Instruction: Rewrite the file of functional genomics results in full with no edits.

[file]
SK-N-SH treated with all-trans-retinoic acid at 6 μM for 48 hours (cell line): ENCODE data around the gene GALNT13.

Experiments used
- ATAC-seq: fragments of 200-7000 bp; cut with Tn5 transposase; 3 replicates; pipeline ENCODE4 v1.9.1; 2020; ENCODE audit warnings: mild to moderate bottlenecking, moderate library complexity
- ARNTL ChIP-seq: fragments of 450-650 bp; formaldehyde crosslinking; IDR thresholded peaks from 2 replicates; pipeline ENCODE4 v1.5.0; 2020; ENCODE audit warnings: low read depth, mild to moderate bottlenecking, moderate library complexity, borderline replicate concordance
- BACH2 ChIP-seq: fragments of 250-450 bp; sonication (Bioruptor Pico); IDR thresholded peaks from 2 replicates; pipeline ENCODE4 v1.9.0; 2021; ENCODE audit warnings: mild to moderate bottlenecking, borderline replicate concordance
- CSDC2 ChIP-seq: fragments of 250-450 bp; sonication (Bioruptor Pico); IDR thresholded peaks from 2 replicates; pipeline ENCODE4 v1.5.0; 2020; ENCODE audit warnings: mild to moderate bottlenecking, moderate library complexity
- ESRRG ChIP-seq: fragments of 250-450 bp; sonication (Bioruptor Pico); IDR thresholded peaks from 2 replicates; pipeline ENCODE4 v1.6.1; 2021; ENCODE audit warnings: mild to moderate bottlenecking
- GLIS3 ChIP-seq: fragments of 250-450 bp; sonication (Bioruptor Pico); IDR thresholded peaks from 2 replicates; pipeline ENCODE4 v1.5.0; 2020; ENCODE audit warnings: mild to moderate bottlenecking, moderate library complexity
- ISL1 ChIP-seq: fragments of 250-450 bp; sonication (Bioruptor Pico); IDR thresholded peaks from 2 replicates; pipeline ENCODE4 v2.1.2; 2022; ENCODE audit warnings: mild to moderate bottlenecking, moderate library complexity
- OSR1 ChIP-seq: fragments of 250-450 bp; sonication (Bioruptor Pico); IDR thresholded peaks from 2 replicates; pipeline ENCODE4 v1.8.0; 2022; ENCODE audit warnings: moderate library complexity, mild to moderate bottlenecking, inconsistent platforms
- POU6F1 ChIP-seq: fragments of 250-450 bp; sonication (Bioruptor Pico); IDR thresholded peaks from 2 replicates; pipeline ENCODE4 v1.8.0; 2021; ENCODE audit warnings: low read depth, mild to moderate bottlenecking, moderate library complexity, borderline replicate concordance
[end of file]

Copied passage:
SK-N-SH treated with all-trans-retinoic acid at 6 μM for 48 hours (cell line): ENCODE data around the gene GALNT13.

Experiments used
- ATAC-seq: fragments of 200-7000 bp; cut with Tn5 transposase; 3 replicates; pipeline ENCODE4 v1.9.1; 2020; ENCODE audit warnings: mild to moderate bottlenecking, moderate library complexity
- ARNTL ChIP-seq: fragments of 450-650 bp; formaldehyde crosslinking; IDR thresholded peaks from 2 replicates; pipeline ENCODE4 v1.5.0; 2020; ENCODE audit warnings: low read depth, mild to moderate bottlenecking, moderate library complexity, borderline replicate concordance
- BACH2 ChIP-seq: fragments of 250-450 bp; sonication (Bioruptor Pico); IDR thresholded peaks from 2 replicates; pipeline ENCODE4 v1.9.0; 2021; ENCODE audit warnings: mild to moderate bottlenecking, borderline replicate concordance
- CSDC2 ChIP-seq: fragments of 250-450 bp; sonication (Bioruptor Pico); IDR thresholded peaks from 2 replicates; pipeline ENCODE4 v1.5.0; 2020; ENCODE audit warnings: mild to moderate bottlenecking, moderate library complexity
- ESRRG ChIP-seq: fragments of 250-450 bp; sonication (Bioruptor Pico); IDR thresholded peaks from 2 replicates; pipeline ENCODE4 v1.6.1; 2021; ENCODE audit warnings: mild to moderate bottlenecking
- GLIS3 ChIP-seq: fragments of 250-450 bp; sonication (Bioruptor Pico); IDR thresholded peaks from 2 replicates; pipeline ENCODE4 v1.5.0; 2020; ENCODE audit warnings: mild to moderate bottlenecking, moderate library complexity
- ISL1 ChIP-seq: fragments of 250-450 bp; sonication (Bioruptor Pico); IDR thresholded peaks from 2 replicates; pipeline ENCODE4 v2.1.2; 2022; ENCODE audit warnings: mild to moderate bottlenecking, moderate library complexity
- OSR1 ChIP-seq: fragments of 250-450 bp; sonication (Bioruptor Pico); IDR thresholded peaks from 2 replicates; pipeline ENCODE4 v1.8.0; 2022; ENCODE audit warnings: moderate library complexity, mild to moderate bottlenecking, inconsistent platforms
- POU6F1 ChIP-seq: fragments of 250-450 bp; sonication (Bioruptor Pico); IDR thresholded peaks from 2 replicates; pipeline ENCODE4 v1.8.0; 2021; ENCODE audit warnings: low read depth, mild to moderate bottlenecking, moderate library complexity, borderline replicate concordance